In September this year, Plan Norway created a fake blog to convince the Norwegian public that a 12-year-old girl was to marry a 37-year-old man in October. The pre-teen, Thea, posted regular updates on her blog, explaining her worries about living a life of ‘wifedom’, and soon having to become pregnant. Thea’s blog quickly became the most read in Norway, mobilising people against child marriage and demonstrating the outrage that the practice can generate when brought into light.
The stunt aimed to give a personal face to the 39,000 children – overwhelmingly girls – who are forced into child marriage worldwide every day. Most in the developed world remain ignorant to the issue, with teenage girls’ suffering going tragically unreported.
Brutal murder of Christian couple shows how dangerous Pakistan is for minorities
Global Minorities Alliance, a human rights charity which fights for minority communities the world over, has condemned the brutal murder of a Christian couple in the Punjab region of Pakistan following allegations of blasphemy.
Shahzad Masih and Shama Bibi, a married couple with four children, were beaten and then burnt alive in a brick kiln where they worked yesterday (4 November) after they were accused of desecrating the Quran by a co-worker.
According to the Pakistan Christian Post, mosque loudspeakers in Kot Rada Kishan, Kasur district of Punjab, were used to call a Muslim mob together to ‘teach a lesson to the blasphemers’. After the mob had beaten the couple and burnt them alive, other Christians in the area fled fearing for their safety.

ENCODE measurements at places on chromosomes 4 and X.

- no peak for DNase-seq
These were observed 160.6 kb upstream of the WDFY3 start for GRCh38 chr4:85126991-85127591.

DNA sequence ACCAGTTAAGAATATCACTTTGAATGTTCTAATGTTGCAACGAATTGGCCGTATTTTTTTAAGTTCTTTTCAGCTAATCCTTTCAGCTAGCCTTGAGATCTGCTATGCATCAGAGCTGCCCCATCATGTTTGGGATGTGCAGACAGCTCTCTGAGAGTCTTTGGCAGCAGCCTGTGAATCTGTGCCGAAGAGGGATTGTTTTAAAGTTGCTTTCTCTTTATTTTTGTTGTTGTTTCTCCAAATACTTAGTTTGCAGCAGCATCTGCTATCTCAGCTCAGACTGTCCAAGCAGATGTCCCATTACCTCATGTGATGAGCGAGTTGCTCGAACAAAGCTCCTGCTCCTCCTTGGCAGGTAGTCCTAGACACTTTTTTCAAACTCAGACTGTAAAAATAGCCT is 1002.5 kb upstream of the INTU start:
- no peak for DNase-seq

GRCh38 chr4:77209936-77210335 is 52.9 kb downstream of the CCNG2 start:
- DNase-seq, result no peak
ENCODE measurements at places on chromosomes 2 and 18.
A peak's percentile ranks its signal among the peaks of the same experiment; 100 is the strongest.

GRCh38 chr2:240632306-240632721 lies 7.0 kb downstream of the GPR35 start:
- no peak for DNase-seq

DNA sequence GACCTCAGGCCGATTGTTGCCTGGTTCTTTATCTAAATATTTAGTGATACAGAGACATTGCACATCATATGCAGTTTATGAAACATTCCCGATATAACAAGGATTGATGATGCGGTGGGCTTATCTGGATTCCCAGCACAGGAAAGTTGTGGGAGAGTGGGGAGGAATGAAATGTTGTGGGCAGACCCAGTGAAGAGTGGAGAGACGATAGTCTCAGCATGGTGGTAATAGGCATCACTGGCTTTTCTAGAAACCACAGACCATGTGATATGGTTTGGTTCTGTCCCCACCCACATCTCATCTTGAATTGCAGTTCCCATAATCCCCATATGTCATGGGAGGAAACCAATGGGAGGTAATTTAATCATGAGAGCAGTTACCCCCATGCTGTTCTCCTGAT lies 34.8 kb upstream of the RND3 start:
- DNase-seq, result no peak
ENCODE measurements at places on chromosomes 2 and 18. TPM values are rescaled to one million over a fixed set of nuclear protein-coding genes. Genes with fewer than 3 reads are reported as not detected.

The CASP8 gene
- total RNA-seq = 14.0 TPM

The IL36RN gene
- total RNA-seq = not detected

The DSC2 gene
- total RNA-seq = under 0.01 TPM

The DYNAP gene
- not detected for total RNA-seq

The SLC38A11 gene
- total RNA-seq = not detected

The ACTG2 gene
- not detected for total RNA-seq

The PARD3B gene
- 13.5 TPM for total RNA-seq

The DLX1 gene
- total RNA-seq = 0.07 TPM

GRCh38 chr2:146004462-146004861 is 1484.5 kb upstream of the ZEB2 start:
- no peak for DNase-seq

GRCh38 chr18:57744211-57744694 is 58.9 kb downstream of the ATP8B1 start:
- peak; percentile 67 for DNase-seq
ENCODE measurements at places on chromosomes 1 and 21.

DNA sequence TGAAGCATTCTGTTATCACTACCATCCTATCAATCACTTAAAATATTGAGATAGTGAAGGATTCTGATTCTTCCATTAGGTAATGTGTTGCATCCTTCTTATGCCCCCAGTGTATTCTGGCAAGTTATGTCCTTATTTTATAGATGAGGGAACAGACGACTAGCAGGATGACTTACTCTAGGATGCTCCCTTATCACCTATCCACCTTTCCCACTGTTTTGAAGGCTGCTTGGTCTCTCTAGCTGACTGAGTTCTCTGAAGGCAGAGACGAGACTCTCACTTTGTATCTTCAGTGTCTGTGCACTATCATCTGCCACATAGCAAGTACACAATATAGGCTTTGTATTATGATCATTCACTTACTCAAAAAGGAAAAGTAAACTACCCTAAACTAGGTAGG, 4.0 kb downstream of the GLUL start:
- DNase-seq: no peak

The news of the attack came on the same day that the Prince of Wales called on faith leaders not to remain silent over the worldwide suffering of religious minorities, and described the persecution of Christians around the world as an ‘indescribable tragedy’.
Speakers: L to R: Mridul Wadhwa, Deirdre Flanigan, Shahid Khan and Peter Tatchell
The Commonwealth theme of ‘welcome’ is a distant dream for some citizens in commonwealth states, says Global Minorities Alliance.
Global Minorities Alliance (GMA), a Glasgow based human rights organisation which fights for the rights of the minorities worldwide, organised a discussion panel at Glasgow University Memorial Chapel to discuss the human rights issues present in member states of the commonwealth.
The talk was the part of GMA’s campaign to raise awareness of human rights abuses, from the anti- conversions laws in India to the criminalisation of LGBTI communities in a number of the African countries represented at the Commonwealth Games.
The event was an opportunity to create a space for concerned people to share and learn from each other’s experiences as well as to discuss human rights issues at home and abroad.